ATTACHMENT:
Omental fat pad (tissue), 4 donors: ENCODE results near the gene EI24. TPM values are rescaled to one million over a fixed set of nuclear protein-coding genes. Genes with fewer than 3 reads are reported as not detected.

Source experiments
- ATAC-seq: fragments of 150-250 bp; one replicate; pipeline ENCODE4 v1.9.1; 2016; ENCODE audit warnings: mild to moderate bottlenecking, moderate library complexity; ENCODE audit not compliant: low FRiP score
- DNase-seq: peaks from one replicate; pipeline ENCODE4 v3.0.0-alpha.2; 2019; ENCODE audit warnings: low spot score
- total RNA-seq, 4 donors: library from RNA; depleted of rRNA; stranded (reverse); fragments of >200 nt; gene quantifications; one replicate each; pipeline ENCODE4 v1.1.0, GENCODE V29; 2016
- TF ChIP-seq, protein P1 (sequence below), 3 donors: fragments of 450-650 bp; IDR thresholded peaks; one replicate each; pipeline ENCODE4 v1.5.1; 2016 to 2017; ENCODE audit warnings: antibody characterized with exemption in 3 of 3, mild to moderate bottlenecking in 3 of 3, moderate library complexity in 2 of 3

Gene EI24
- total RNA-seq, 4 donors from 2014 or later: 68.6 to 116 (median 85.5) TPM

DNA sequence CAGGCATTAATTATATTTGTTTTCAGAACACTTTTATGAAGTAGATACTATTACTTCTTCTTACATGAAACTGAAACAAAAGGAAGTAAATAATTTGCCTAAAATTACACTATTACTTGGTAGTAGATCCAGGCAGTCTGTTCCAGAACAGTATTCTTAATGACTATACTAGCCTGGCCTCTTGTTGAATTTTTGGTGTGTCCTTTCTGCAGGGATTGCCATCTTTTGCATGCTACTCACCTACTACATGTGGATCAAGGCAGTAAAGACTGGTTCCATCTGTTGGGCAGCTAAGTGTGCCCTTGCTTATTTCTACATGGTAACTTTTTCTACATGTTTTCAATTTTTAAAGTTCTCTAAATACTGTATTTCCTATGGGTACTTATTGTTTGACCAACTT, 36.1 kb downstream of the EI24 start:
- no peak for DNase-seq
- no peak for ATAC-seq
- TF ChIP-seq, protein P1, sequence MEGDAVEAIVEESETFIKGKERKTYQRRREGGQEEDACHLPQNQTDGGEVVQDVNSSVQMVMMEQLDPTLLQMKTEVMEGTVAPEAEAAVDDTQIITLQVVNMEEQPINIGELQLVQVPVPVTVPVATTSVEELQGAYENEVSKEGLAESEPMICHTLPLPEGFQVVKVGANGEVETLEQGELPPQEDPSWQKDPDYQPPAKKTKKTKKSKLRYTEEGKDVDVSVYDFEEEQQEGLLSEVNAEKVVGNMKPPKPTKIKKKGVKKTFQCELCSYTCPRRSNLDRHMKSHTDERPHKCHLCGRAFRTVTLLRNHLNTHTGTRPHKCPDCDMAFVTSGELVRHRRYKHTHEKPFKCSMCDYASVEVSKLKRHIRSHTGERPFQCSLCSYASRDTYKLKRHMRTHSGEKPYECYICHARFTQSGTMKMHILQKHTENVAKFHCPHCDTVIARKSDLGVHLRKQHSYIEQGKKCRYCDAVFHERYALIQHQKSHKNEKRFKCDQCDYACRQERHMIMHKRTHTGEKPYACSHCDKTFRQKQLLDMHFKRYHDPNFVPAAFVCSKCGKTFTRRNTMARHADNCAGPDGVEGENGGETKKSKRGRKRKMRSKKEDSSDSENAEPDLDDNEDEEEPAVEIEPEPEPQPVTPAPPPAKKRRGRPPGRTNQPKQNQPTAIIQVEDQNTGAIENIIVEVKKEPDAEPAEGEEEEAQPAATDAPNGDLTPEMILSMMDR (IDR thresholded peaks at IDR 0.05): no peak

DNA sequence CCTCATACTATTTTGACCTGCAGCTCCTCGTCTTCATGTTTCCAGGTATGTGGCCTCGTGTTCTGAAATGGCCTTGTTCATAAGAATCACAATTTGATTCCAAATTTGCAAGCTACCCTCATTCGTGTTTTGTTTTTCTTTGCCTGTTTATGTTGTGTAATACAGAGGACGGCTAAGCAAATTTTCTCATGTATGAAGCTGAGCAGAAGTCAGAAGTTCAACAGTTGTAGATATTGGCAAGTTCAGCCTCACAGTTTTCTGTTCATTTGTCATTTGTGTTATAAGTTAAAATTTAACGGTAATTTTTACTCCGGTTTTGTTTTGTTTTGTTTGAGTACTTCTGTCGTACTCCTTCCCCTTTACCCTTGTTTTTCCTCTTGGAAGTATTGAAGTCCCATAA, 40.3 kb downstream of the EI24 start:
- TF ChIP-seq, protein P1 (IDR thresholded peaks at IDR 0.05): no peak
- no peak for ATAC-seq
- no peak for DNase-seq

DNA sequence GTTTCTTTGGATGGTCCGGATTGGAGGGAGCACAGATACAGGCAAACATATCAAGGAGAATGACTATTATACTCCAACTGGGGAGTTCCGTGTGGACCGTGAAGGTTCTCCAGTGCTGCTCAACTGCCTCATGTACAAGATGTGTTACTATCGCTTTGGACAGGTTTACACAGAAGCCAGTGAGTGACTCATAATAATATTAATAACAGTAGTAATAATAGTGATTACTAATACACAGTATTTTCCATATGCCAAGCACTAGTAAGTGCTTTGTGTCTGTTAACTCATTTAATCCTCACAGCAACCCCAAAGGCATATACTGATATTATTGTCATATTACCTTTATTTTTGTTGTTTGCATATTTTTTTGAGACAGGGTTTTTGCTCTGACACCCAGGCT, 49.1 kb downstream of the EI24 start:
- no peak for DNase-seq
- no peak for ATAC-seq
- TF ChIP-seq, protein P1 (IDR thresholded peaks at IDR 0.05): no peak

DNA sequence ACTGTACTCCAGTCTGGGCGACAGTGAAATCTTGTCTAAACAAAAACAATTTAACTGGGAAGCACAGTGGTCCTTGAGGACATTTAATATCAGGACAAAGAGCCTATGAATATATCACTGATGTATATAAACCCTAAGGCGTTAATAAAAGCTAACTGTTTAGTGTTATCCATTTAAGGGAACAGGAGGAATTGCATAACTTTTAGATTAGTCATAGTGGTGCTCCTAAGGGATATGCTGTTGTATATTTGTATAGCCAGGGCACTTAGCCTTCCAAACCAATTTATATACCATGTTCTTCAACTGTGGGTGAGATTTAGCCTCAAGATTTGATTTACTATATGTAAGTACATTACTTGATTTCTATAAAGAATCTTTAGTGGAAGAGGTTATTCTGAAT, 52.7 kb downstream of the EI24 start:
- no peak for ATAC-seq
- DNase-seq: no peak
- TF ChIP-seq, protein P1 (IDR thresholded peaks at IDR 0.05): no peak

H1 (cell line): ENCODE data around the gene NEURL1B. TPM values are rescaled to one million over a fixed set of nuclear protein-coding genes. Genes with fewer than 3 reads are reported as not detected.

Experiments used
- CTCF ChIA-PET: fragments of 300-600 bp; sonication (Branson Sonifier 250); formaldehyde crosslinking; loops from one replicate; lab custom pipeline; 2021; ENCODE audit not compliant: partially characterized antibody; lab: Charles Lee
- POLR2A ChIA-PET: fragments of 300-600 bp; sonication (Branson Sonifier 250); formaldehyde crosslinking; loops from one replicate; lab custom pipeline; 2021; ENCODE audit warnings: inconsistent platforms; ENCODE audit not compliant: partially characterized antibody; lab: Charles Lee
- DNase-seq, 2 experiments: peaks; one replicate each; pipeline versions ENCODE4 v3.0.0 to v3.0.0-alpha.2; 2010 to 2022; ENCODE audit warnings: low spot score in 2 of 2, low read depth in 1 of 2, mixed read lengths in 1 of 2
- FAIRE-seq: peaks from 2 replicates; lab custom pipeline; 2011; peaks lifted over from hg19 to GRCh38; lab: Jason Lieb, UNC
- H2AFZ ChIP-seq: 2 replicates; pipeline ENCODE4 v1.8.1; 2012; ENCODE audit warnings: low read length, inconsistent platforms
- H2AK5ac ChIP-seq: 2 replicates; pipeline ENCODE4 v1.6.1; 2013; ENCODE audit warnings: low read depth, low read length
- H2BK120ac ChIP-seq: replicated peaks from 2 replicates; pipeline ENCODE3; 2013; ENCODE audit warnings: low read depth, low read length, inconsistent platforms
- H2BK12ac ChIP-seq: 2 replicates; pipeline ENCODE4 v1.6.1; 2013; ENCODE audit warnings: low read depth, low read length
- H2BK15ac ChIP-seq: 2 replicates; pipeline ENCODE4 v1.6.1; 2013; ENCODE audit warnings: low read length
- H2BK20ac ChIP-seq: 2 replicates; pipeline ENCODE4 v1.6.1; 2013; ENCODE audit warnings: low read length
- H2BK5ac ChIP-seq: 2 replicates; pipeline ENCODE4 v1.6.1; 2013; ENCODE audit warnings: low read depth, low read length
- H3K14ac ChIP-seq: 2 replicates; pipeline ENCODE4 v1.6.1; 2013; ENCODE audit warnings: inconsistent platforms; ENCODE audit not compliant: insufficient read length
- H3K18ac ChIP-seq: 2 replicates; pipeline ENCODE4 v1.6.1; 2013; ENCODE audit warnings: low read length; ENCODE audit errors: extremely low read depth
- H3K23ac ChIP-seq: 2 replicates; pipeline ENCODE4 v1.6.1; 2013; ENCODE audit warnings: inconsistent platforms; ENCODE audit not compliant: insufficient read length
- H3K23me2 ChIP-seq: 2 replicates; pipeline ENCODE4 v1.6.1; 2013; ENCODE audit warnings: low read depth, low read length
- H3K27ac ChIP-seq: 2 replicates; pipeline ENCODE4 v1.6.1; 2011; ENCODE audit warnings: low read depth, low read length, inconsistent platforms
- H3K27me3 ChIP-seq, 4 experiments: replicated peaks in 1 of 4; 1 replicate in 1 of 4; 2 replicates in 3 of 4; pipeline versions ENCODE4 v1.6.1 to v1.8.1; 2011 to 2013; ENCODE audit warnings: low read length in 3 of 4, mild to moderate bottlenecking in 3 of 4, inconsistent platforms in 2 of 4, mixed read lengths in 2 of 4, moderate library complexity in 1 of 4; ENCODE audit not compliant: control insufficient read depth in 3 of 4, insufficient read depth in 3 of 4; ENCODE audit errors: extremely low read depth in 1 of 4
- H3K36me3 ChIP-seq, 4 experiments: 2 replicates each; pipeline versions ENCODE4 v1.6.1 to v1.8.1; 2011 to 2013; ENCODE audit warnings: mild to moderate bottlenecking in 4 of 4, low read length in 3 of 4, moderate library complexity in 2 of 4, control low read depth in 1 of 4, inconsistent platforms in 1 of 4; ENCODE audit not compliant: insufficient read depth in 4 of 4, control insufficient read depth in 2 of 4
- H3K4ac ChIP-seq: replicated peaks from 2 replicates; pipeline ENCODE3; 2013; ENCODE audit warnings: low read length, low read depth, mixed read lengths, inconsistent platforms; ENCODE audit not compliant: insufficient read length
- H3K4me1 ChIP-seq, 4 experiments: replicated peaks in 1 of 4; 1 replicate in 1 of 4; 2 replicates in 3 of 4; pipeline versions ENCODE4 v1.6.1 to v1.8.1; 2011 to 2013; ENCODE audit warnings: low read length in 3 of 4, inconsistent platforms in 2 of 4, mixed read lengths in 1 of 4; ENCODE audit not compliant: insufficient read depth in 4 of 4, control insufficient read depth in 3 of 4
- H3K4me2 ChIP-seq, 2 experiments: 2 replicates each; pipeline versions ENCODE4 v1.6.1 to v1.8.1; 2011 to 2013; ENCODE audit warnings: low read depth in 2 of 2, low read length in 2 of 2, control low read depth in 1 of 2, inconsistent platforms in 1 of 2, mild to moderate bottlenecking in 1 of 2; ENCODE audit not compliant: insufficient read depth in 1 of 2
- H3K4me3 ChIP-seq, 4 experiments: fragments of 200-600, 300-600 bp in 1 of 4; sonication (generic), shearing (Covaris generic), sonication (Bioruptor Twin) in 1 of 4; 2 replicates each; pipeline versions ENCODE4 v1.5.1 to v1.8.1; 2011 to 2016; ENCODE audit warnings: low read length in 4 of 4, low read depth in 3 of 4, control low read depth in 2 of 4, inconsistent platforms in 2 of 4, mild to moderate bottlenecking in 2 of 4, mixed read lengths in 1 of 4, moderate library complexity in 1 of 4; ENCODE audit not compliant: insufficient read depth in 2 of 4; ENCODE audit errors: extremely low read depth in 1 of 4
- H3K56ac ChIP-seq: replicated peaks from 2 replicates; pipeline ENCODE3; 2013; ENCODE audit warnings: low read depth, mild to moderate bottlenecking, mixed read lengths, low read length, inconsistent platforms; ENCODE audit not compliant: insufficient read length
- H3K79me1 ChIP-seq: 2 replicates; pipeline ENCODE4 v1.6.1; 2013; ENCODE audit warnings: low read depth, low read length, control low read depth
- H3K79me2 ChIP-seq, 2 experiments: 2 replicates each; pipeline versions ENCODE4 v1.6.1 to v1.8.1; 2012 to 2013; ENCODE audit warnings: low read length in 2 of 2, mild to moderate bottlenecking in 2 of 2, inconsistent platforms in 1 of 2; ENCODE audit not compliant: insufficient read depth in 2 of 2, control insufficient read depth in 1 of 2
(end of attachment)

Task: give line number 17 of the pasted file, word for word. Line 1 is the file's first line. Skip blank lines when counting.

DNA sequence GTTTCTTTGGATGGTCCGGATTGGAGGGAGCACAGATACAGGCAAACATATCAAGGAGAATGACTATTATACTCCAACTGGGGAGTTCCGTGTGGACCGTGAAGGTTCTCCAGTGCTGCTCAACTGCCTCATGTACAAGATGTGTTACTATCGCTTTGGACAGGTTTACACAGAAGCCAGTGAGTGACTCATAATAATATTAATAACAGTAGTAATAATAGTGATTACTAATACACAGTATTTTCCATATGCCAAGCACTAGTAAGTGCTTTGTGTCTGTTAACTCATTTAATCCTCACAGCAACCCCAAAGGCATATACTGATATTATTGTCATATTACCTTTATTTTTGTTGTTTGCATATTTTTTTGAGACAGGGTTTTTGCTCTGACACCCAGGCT, 49.1 kb downstream of the EI24 start: